SEATTLE — Jewell Loyd was unselfish in the deciding game of the WNBA semifinals, giving up her spot on the floor and choosing not to mess with what was going right for the Seattle Storm at the time.
Her decision appeared to be rewarded in Game 1 of the Finals.
“It’s amazing how many times when you’re thinking right like she [is], and you’re unselfish like she was in Game 5, how you are rewarded the next time,” Seattle coach Dan Hughes said.
Loyd shot 9-for-12 and scored 23 points, league MVP Breanna Stewart added 20 points, and the Storm opened the Finals with an 89-76 victory over the Washington Mystics on Friday night.
The first WNBA Finals game in Seattle in eight years was a dominant performance by the home team, led by the guard who watched most of the fourth quarter of Seattle’s Game 5 win over Phoenix in the semifinals. Loyd made the suggestion to Hughes not to change Seattle’s lineup during that fourth quarter against Phoenix, which meant she stayed on the bench.
And instead of sulking about her struggles for most of the semifinal series, Loyd became the leader of an efficient offensive performance from the top team in the league during the regular season.
“It helps when you’re playing with people who are unselfish and set you up and keep giving you the ball. That’s what makes this team special. Everyone is willing to make that extra pass regardless if you miss 100 shots and make the next 70, this team is going to give you the ball.”
Loyd scored 10 straight points during the second quarter when Seattle took control thanks to a 16-4 run, and combined with Stewart to score 20 of Seattle’s first 22 points of the third quarter. Seattle led by 27 in the third quarter and 26 early in the fourth quarter.
Seattle shot 53 percent, outscored Washington 46-28 in the paint and had 21 assists on 33 field goals. Sue Bird, the hero of Game 5, scored just four points, but her points weren’t needed on this night. Natasha Howard added 17 points, shooting 7-for-8.
Game 2 is Sunday.
“We were a step behind — they looked quicker than us,” Washington coach Mike Thibault said. “They made us pay for every defensive mistake for a stretch, and we made enough of them to help them.”
Washington’s first Finals game in franchise history was mostly forgettable. Elena Delle Donne and Kristi Toliver both struggled shooting. Ariel Atkins led the Mystics with 23 points, but no other Washington player scored more than Natasha Cloud’s 11 points.
Still dealing with a bone bruise in her left knee that forced her to miss one game of the semifinals, Delle Donne was 4-for-11, finishing with 10 points and didn’t play the fourth quarter. Toliver scored just five points and shot 2-for-11, continuing to be either really hot or very cold with her shot in the postseason.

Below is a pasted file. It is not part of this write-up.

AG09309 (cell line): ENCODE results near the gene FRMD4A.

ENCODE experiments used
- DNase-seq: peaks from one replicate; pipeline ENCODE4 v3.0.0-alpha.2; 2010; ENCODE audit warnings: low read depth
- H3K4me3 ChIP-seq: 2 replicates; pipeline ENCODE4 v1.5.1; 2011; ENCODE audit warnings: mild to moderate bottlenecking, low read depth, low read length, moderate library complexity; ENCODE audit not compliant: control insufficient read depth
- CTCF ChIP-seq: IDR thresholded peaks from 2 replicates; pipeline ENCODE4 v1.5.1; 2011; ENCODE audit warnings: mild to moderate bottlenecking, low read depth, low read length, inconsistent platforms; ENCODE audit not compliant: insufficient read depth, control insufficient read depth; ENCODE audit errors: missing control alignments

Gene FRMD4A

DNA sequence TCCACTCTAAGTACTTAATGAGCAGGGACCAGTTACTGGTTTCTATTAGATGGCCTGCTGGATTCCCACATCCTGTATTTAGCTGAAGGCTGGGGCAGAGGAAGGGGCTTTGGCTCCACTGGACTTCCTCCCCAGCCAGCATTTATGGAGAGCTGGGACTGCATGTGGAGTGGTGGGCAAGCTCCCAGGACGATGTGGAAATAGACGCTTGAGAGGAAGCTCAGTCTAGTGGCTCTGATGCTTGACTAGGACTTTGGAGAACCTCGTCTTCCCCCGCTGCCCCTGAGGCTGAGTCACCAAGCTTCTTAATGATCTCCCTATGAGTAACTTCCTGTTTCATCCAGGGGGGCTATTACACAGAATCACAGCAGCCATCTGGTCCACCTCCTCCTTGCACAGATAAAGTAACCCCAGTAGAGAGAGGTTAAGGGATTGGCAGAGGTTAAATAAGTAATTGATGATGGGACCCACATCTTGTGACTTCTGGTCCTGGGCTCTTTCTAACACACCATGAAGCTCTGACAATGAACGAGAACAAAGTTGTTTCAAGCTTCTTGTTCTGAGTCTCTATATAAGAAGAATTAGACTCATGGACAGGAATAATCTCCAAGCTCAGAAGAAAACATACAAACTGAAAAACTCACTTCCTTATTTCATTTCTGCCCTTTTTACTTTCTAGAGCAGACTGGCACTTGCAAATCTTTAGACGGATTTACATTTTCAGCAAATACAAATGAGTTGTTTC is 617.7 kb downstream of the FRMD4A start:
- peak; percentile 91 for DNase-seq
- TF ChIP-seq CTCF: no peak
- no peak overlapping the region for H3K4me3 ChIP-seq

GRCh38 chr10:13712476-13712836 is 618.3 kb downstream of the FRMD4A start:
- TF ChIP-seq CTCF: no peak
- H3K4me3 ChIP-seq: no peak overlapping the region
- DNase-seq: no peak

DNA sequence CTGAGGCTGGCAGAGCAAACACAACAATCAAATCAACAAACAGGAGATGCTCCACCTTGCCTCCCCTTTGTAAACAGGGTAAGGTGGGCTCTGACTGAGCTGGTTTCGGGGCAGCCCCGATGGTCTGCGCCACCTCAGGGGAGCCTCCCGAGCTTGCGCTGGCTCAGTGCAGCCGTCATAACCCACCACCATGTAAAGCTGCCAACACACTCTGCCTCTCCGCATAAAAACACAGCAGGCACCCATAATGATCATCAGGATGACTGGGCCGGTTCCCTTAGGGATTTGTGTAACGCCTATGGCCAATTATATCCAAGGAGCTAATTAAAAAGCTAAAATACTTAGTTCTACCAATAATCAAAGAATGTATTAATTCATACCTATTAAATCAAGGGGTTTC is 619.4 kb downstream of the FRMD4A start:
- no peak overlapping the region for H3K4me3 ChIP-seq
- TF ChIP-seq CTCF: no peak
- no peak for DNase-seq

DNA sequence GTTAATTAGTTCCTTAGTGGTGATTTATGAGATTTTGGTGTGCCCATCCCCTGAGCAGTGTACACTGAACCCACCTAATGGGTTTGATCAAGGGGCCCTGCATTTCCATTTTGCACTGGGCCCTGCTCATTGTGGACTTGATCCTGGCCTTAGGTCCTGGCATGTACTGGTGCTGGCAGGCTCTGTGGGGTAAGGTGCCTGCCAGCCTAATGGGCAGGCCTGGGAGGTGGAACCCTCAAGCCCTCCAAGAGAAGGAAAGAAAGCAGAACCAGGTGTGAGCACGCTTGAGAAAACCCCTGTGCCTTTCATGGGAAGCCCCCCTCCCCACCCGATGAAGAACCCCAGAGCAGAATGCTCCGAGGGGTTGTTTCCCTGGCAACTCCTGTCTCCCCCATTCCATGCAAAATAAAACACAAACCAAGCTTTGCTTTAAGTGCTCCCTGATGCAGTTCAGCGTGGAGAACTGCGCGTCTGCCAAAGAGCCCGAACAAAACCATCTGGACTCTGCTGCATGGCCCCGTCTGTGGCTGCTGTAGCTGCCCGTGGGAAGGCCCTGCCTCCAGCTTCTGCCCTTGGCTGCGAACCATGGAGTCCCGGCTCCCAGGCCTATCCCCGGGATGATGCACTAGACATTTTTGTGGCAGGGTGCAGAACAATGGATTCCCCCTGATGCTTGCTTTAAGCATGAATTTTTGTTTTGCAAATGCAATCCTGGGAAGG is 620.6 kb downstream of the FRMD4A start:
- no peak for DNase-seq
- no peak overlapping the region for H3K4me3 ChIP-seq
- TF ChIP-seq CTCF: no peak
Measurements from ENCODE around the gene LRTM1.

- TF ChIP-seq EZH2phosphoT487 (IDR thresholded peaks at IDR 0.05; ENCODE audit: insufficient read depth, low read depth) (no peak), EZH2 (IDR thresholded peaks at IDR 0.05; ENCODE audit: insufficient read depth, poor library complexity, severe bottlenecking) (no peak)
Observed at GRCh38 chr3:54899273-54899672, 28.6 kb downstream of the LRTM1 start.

“I think our whole offense was a little bit stagnant. Instead of getting the ball and moving it side to side, we were hanging on to it on one side and staring at each other,” Delle Donne said. “We need to move a little bit more and make them chase it around like they were doing to us. As a whole, we were way too stagnant.”
Seattle led by 16 at halftime and yet was able to build the lead with minimal contributions from Stewart and Bird offensively. Stewart didn’t make a field goal for the first 15 minutes. Bird had one field goal and three assists in the first half. The Storm didn’t make a three-pointer until Sami Whitcomb’s corner three nearly halfway through the second quarter.
While Loyd was making everything in the first half, Washington’s two standouts were struggling. Toliver and Delle Donne were a combined 3-for-12 in the first half with eight points and four turnovers. Delle Donne was hounded anytime she caught the ball in the post and Toliver was careless with the ball on the perimeter.
Notes & quotes: Seattle took two of three from Washington in the regular season but the Mystics won the final matchup, 100-77, late in the regular season ... Before Game 1, Bird and Toliver were the only two players on either team to have played in the Finals ... Among those in attendance were Jamal Crawford, Dejounte Murray, Nate Robinson, hip-hop star Macklemore and Washington Gov. Jay Inslee.